Until recently, Children's Hospital treated children only within its walls. But some kinds of care have been transferred to the home, where parents can take an active part in the treatment.
My associate, Annie Koch, took a look last week at a program that "heals on wheels" -- and at a family that has been helped considerably by it.
James Edward Addison lies on a quilt on the floor. He is wearing navy blue overalls, a navy blue turtleneck and white baby shoes. He lies almost still, moving only occasionally, but watches everything around him with huge brown eyes. The only sound he makes is a soft gurgle as he breathes.
A few feet away, in a crib, stands his twin sister, Janell Elizabeth. She, too, is wearing overalls and a turtleneck. But she is bigger than James and far more active. She jumps up and down, laughs and screams and tugs at her barrettes.
The Addison twins will be a year old on Dec. 30. But they are very different.
Janell has always been healthy. She weighed 6 pounds, 10 ounces at birth.
James was born with Treacher Collins Syndrome, a genetic disorder that disfigured his lower jaw and caused feeding problems and a profound hearing loss. James was also born with respiratory complications. At birth, he weighed only 3 pounds, 12 ounces. Thanks to the Home Care team at Children's Hospital, however, there is a good chance that James will grow up to lead a normal life.
For Ethel Addison, a tall woman of 31, the last year has not been easy. She is a single parent living in Southeast Washington with her mother and her two young children. She has not been able to go back to work since the twins were born because motherhood has been so trying and time-consuming. She is on public assistance.
But the most difficult part of her life has been taking care of and worrying about James.
After the twins were born at Providence Hospital here, James remained in the intensive care unit for six weeks. Then he was transferred to Children's Hospital for further treatment and evaluation. After five weeks at Children's, James was ready to go home.
But he still needed medical attention once he got there, and his mother needed to learn how to give it to him. So doctors at Children's recommended the Addisons to the Home Care team.
The Home Care team was formed in September 1981 by Gloria Eng, chairman of physical medicine and rehabilitation, and Ruth Bock, who now heads the group. The project was conceived to teach families of children with multiple handicaps how to care for them after they go home from the hospital.
If a child is referred by a doctor to the Home Care team, a member of the group will call his family or pay them a visit. "We go on their turf," says Bock.
In addition to teaching health care, the team helps these families find the proper schools and pediatricians or community health clinics. The goal of the Home Care program is to keep the cost of health care down and to keep Children's as free as possible for more urgent medical emergencies.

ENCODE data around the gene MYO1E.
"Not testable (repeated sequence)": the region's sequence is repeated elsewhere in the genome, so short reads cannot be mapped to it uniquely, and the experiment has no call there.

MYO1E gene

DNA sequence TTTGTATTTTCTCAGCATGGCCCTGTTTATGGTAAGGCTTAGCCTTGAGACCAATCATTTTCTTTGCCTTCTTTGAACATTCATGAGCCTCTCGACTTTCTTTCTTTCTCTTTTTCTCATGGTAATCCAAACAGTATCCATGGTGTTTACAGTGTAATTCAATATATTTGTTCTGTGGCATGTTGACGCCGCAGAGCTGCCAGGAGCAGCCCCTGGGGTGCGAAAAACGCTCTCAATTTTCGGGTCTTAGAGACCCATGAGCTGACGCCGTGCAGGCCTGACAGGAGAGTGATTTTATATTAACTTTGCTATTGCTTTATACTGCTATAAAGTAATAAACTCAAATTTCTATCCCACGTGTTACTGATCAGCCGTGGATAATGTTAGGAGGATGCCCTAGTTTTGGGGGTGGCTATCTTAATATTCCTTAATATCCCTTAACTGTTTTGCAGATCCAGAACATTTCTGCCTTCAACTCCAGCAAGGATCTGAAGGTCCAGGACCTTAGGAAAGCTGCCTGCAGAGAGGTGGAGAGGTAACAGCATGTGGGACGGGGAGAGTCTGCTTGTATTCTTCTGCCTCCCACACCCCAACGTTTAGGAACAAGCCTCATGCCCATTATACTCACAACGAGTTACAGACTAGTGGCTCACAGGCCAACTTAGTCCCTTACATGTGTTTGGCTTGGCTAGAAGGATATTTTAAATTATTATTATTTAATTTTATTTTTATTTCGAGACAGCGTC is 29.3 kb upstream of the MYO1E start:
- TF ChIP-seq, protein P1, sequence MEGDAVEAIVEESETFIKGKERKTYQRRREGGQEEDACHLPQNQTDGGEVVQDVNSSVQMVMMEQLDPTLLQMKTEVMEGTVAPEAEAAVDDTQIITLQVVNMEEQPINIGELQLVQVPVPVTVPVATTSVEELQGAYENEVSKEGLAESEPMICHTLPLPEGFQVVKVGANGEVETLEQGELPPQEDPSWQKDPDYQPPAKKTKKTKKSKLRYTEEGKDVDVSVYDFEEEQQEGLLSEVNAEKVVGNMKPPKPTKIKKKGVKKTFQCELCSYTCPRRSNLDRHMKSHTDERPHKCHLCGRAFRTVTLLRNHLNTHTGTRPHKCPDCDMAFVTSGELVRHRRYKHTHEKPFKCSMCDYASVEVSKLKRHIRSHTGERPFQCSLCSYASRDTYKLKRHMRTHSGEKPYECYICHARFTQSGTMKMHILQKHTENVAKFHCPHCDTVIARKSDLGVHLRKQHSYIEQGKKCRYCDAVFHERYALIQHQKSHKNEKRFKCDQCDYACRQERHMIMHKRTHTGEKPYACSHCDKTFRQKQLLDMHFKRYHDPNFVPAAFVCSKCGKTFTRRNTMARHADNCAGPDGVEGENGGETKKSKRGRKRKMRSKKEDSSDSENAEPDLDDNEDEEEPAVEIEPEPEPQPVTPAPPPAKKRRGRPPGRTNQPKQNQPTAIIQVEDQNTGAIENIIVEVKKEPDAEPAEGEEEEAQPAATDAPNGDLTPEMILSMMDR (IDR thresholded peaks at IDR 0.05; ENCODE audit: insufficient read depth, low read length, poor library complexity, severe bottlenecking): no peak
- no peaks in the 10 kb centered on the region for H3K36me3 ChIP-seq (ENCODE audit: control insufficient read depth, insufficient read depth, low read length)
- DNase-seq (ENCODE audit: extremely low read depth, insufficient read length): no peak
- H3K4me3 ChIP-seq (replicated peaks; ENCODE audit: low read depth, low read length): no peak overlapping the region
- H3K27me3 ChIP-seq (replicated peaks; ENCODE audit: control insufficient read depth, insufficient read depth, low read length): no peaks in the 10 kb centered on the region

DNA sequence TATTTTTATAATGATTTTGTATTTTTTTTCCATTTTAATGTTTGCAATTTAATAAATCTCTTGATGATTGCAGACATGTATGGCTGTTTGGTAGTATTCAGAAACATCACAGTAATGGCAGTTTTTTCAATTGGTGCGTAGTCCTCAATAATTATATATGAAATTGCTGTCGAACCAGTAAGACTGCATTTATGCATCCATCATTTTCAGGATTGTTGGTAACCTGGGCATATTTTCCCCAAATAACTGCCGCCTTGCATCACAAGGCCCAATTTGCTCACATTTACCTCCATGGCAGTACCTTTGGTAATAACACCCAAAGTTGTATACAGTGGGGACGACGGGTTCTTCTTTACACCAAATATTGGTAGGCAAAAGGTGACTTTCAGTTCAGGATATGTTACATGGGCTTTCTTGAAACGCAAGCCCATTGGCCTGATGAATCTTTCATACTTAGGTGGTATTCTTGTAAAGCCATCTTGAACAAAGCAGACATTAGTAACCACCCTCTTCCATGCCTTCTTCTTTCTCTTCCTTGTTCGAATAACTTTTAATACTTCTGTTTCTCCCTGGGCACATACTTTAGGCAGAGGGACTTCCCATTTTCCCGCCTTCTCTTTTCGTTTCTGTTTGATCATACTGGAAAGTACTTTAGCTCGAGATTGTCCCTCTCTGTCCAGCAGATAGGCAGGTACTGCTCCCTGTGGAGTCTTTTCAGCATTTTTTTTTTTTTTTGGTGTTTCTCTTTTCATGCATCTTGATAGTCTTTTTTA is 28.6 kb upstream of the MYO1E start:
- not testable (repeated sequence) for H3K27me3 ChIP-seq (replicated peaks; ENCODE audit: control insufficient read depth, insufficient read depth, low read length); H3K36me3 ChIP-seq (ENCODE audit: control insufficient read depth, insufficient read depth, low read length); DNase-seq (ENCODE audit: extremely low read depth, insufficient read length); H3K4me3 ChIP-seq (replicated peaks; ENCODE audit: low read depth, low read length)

The program is designed to show parents that they are capable of keeping their kids healthy, Bock says. "We believe in children going home," she says. "The family deserves to be in control."
The Home Care team consists of eight women between the ages of 24 and 35: a director, an education coordinator, a social worker, two nurses, an occupational therapist, a physical therapist and an office coordinator. The team is now working on 20 cases, but it can handle as many as 30 at a time. In its first year, the group worked with 79 families.
"We all believe very much in what we do," Bock says. "You can't do this kind of work and think of it as a job. This is a career. We are all really turned on by what we're doing."
In the case of the Addisons, the Home Care team has provided medical assistance to James and emotional support to his mother.
After James went home from the hospital in mid-March, members of the group visited the Addisons twice a week for six months. Connie Lierman, one of the two nurses, and Maria Ortiz, the group's physical therapist, explained to Ethel Addison how normal babies develop, so she could be on the lookout for signs of trouble in James.
They showed her how to hold a bottle to allow James to eat comfortably. The Treacher Collins Syndrome prevented James from closing his mouth properly, which made normal feeding difficult. Lierman and Ortiz also demonstrated how to exercise the muscles in James's neck, which were extremely stiff after he was born, and what to do in case James stopped breathing in the middle of the night.
Meanwhile, Nanci Weinstock, the team's social worker, did what social workers usually do. She arranged transportation for the family and helped obtain welfare benefits and legal advice. But Weinstock served in another important way: she was a shoulder for Ethel Addison to lean on. Addison admits today that there were times when she "really needed someone to talk to."
"I was definitely scared," she remembers. "The Home Care team made me more relaxed. I didn't know what to do for James ; I didn't know if I was hurting him."
The Home Care team stopped visiting the Addisons on a regular basis in October. Now his mother takes James once a week to the Parent Infant Program at Children's, which is run by the Speech and Hearing Center.
James was born with a severely limited sense of hearing. His mother plans to learn sign language, and Weinstock is prepared to help her do it.
The hearing loss aside, Dr. Kenneth Rosenbaum, director of clinical genetics at Children's, is hopeful that, given proper care, James Addison will grow into a healthy, normal individual.
Ethel Addison says that the year of looking after James and learning about his special needs has made her stronger. She thinks of the members of the Home Care team as "life savers."
She also feels good about herself. "I'm proud of myself," she says. "James has come a long way from the beginning.